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Ben

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How to have a comprehensive structure for interviewer led case interview

In the case interview with interviewer led format, the opening question will usually be "what factors to consider". How do I get a comprehensive answer (structure) in the short time?

In the case interview with interviewer led format, the opening question will usually be "what factors to consider". How do I get a comprehensive answer (structure) in the short time?

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Hi!

Great question, and good point from Gwennael!

I would add that even if you are not leading the interview, you will still be judged on your ability to drive an independant piece of work. You might be cut in your reasonning and brought to a completely different aspect, and this is fine (it can be positive and negative, don't jump to conclusions)

What you need to focus on, is how to structure the smaller pieces of a big problem. When you hear questions as:

  • What are the revenues drivers?
  • What are the main costs?
  • What could be the risks of doing this?

A red alarm should ring in your head: you need to structure.
For instance for the second question, NEVERstart a list of costs such as "Oh we can think about labour costs. Hum, also, hummm, raw materials, maybe. Silence. Also, distribution costs and hummm".
Instead, ask for 5-10 sec to think about the main costs and come with a structured answer: "I have identified three main costs: two variable costs and a fixed cost. The two variable costs are X and Y and the fixed cost is Z. Have I covered the most important costs or should I investigate further?"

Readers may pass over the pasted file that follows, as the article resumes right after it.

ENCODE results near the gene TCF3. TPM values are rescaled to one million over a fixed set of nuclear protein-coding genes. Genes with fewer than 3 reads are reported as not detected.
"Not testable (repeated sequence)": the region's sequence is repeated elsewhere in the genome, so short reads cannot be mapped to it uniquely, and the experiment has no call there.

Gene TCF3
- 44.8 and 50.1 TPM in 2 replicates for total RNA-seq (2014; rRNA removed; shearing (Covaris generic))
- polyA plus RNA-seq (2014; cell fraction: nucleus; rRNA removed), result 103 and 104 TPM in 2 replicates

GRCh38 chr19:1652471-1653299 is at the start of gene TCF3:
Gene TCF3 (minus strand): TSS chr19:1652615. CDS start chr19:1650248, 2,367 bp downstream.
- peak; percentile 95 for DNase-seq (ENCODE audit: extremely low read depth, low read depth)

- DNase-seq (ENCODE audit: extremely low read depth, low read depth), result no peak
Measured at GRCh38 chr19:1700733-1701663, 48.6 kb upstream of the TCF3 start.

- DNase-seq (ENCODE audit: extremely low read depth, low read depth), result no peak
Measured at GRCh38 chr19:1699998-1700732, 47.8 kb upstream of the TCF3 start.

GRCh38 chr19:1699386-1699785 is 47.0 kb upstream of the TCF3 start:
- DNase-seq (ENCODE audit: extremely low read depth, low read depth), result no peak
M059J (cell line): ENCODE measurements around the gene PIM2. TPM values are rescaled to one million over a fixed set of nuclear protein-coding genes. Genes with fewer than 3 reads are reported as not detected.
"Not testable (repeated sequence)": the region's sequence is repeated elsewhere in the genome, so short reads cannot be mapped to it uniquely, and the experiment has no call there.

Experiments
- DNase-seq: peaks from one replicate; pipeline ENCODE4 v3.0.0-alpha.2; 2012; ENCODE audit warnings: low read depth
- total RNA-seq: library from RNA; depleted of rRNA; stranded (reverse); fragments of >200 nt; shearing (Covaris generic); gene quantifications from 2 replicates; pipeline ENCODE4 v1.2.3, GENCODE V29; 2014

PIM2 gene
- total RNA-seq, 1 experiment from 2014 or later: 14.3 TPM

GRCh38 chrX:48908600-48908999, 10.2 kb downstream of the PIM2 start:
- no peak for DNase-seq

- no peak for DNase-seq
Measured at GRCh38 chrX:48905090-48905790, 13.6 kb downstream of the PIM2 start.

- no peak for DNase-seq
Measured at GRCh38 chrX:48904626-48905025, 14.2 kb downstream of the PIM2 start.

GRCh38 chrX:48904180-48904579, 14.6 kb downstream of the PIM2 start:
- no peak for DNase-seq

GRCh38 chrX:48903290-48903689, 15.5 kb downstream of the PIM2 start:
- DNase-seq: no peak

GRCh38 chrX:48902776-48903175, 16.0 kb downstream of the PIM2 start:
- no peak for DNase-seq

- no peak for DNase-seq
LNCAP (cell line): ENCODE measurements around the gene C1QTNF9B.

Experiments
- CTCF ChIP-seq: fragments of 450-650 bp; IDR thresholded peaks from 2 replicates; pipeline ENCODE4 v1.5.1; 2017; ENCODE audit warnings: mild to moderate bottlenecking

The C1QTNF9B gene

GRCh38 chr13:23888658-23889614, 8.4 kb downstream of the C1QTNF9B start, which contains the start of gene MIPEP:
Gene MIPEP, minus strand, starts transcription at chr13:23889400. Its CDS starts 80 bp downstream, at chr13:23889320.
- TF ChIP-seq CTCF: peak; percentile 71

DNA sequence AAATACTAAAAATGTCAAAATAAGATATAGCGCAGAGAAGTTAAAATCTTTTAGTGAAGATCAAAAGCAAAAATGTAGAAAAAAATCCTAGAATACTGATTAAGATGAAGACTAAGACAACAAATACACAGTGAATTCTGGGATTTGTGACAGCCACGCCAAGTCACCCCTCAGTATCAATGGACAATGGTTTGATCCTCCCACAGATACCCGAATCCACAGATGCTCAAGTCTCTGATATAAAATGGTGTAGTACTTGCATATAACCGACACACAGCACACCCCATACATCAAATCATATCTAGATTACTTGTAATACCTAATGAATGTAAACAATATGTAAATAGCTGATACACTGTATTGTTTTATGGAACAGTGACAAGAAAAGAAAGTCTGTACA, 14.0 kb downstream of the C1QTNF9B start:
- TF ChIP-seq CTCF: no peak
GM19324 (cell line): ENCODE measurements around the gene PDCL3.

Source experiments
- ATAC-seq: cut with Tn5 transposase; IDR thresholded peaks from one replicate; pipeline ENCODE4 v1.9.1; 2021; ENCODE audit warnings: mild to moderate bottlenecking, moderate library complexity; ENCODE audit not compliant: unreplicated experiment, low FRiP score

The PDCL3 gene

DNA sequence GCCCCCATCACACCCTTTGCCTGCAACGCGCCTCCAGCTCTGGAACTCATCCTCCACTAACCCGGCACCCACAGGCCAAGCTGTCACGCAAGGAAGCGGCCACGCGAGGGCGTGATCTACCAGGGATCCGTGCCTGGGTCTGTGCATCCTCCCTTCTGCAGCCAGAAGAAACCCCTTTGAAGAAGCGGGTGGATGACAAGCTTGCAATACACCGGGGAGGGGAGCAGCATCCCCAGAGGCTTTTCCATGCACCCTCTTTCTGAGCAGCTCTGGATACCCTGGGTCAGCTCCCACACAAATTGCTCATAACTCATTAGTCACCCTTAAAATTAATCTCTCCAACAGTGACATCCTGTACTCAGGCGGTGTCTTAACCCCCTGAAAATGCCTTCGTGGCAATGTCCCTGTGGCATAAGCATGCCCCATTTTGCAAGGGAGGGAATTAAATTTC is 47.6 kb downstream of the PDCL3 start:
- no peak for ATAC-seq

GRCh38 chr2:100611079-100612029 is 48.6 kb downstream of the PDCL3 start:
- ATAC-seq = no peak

The content is similar but you will definitely tick the box "structured" on a interviewer led case. You will notice that I structured the costs further, and this is generally appreciated. Often, when you have a possibility to create buckets, do it!
Another example is for risks, that can be structured into for instance: financial risks (for example currency), reputational risks (for example brand), "people" risk (for example union-related risks) etc.

I hope it helps!
Ben

Hi!

Great question, and good point from Gwennael!

I would add that even if you are not leading the interview, you will still be judged on your ability to drive an independant piece of work. You might be cut in your reasonning and brought to a completely different aspect, and this is fine (it can be positive and negative, don't jump to conclusions)

What you need to focus on, is how to structure the smaller pieces of a big problem. When you hear questions as:

  • What are the revenues drivers?
  • What are the main costs?
  • What could be the risks of doing this?

A red alarm should ring in your head: you need to structure.
For instance for the second question, NEVERstart a list of costs such as "Oh we can think about labour costs. Hum, also, hummm, raw materials, maybe. Silence. Also, distribution costs and hummm".
Instead, ask for 5-10 sec to think about the main costs and come with a structured answer: "I have identified three main costs: two variable costs and a fixed cost. The two variable costs are X and Y and the fixed cost is Z. Have I covered the most important costs or should I investigate further?"

The content is similar but you will definitely tick the box "structured" on a interviewer led case. You will notice that I structured the costs further, and this is generally appreciated. Often, when you have a possibility to create buckets, do it!
Another example is for risks, that can be structured into for instance: financial risks (for example currency), reputational risks (for example brand), "people" risk (for example union-related risks) etc.

I hope it helps!
Ben

(edited)

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Hi,

It's exactly the same as with the candidate-led case. It's not important who leads the case if you can solve cases.

The structure really depends on the case. Here is some inspiration for you. Below you can find a list of the most common case types and some high-level recommendations on structuring:

  1. Market sizing - structuring from the supply or demand side. Structuring using a formula or using an issue tree
  2. Profitability - basic profitability framework. Remember about different revenue streams and product mix